Olive runs some kind of boarding school. She serves her charges a huge bowl of spinach, but they are less than enthusiastic about it. Popeye comes by and demonstrates the values of spinach:...
See full summary »
Popeye begins his movie career by singing his theme song, demonstrating his strength at a carnival, dancing the hula with Betty Boop, pummeling Bluto, eating his spinach and saving Olive Oyl from certain doom on the railroad tracks.
Popeye and Olive visit a dance hall, where a contest is in progress (though judge Wimpy seems far more interested in his hamburgers than the dancers). He dances terribly. Bluto cuts in, and... See full summary »
Popeye and Olive can't ignore it when produce vendor Bluto comes by with his terribly overloaded cart, whipping his horse and denying it water. They intervene, and while Bluto fights them ... See full summary »
A Mardi Gras celebration, looking pretty much like any carnival. Bluto is a strongman, claiming to be King of the Mardi Gras, and drawing a large crowd. Popeye, nearby, claims only, "I yam ... See full summary »
Popeye's failures in the kitchen send him on a quest for a wife. He visits the "matrimonial agency" and picks Olive at the same time Bluto picks her. Of course, the boys settle their ... See full summary »
Olive runs some kind of boarding school. She serves her charges a huge bowl of spinach, but they are less than enthusiastic about it. Popeye comes by and demonstrates the values of spinach: he feeds some to a tree, which grows huge and sprouts a variety of fruit; he feeds a hen, which lays a dozen eggs, and he eats some himself to resist a prizefighter passing by. The children, inspired, feed some to a couple of sorry looking cows, which grow into vicious bulls, sending them up a tree. Popeye saves them, and they finally dig in.Written by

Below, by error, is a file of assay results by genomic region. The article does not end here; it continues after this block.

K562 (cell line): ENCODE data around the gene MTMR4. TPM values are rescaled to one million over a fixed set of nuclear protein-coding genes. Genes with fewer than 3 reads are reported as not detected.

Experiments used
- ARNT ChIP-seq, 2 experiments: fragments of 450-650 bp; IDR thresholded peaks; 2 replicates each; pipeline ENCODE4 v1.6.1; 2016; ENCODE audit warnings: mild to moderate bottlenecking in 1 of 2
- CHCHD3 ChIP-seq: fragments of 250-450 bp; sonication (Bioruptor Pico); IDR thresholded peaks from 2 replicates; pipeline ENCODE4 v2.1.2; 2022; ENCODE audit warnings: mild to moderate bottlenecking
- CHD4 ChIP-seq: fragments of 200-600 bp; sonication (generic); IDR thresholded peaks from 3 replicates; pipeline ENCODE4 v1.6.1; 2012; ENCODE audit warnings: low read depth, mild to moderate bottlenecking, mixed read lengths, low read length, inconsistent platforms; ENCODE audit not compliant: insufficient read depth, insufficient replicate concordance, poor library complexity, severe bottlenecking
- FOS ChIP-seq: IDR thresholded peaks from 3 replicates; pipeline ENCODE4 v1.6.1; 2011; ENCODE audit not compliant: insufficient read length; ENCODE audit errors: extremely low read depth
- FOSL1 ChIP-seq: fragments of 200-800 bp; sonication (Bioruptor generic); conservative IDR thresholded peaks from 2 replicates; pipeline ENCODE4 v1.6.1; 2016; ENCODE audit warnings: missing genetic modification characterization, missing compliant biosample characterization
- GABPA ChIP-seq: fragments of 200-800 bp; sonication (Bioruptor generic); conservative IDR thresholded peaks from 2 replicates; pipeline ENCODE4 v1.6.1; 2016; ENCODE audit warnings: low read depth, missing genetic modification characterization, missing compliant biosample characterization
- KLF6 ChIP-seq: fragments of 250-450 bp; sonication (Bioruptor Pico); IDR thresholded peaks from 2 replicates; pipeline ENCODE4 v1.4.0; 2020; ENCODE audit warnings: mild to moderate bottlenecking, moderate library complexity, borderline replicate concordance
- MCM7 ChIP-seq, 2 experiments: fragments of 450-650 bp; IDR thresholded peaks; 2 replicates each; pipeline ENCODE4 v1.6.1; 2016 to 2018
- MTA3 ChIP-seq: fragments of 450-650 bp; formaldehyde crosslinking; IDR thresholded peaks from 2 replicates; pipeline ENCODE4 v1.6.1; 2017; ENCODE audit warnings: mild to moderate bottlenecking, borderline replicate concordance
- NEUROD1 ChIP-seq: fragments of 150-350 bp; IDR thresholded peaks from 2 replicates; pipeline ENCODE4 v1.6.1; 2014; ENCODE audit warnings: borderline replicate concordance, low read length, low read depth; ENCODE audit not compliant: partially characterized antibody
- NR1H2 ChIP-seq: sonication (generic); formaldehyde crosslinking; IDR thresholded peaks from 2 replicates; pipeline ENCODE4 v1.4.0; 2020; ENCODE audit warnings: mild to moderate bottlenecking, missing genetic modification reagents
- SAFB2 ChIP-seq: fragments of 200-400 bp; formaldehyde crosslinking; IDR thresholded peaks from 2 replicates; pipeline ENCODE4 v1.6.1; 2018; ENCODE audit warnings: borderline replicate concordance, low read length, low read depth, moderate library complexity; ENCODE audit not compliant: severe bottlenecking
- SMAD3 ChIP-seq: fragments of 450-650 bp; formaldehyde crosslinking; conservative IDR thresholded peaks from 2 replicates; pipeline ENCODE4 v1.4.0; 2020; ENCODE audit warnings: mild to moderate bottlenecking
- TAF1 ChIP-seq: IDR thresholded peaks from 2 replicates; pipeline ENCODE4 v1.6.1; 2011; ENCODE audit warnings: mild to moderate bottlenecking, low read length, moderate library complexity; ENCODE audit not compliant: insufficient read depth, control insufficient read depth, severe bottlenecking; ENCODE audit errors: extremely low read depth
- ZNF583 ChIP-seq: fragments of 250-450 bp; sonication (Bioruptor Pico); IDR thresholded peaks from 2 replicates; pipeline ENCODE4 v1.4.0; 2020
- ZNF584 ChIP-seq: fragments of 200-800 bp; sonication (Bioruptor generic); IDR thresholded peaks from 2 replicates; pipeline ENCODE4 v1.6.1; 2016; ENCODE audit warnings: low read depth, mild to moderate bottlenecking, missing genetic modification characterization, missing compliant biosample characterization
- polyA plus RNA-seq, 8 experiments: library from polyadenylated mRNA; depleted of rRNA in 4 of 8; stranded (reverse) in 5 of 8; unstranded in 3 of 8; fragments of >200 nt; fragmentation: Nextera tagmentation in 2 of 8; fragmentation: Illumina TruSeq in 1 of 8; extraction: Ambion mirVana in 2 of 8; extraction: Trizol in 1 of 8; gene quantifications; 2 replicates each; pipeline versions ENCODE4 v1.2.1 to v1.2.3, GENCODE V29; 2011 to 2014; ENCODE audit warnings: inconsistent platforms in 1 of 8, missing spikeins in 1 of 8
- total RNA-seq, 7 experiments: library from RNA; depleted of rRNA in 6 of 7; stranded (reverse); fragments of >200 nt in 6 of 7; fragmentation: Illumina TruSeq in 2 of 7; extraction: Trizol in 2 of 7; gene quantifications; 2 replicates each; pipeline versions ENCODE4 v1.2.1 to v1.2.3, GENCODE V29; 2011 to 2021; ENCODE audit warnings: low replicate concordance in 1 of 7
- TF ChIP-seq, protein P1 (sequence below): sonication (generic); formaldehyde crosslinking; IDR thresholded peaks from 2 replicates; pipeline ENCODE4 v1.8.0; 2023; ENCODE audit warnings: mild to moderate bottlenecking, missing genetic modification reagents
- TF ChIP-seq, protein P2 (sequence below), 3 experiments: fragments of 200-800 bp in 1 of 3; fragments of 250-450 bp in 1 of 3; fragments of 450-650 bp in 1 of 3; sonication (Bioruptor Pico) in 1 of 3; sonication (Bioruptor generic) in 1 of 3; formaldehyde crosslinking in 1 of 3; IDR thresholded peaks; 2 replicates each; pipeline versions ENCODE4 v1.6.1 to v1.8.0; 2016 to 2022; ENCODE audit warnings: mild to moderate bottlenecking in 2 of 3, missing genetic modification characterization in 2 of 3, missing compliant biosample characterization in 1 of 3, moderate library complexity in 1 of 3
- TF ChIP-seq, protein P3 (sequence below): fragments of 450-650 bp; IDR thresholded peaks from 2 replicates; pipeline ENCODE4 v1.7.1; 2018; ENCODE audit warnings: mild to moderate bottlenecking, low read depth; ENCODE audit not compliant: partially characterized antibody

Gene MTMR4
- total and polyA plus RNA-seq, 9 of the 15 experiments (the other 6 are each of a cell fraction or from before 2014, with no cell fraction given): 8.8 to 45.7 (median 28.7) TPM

Jon Reeves <firstname.lastname@example.org>
Dave Fleischer was responsible for many gems. Ones that were amusing and charming, though over-cuteness did come through in some efforts and the stories were always pretty thin, with appealing characters, outstanding music and visuals that were inventive and with innovative animation techniques.
'Strong to the Finich' is not quite one of the best Popeye cartoons to me. It is extremely well done though and has a lot going for it. Have always enjoyed many of the Popeye cartoons a good deal and like Popeye very much, Fleischer's efforts were always well animated and scored with lots of entertainment value and great chemistry between the characters. 'Strong to the Finich' has much of what makes the Popeye series so appealing in its prime era and does nothing to waste the main characters or make them less interesting. It is another nice change of pace.
The story is an interesting and beautifully paced one, never being dull, if formulaic (not uncommon with the Popeye cartoons). The material make it even more entertaining, 'Strong to the Finich' is non-stop fast-paced fun though very creepy, avoiding the trap of repetition.
All the characters are great, though Olive Oyl is a bit underused and her material not as great as the rest. There is a lot of energy here and some educational value regarding the spinach. Popeye is always amusing and likeable and the children aren't too cute.
Furthermore, the animation is beautifully drawn and with enough visual detail to not make it cluttered or static and lively and smooth movement. The music is also outstanding, lots of merry energy and lush orchestration, adding a lot to the action and making the impact even better without being too cartoonish. Fleischer's direction is always accomplished and his style is all over it.
Voice acting is dynamic and of very good quality, Bonnie Poe fits Olive Oyl well and William Costello is fine as Popeye.
Overall, strong effort. 8/10 Bethany Cox
1 of 1 people found this review helpful.
Was this review helpful to you?
| Report this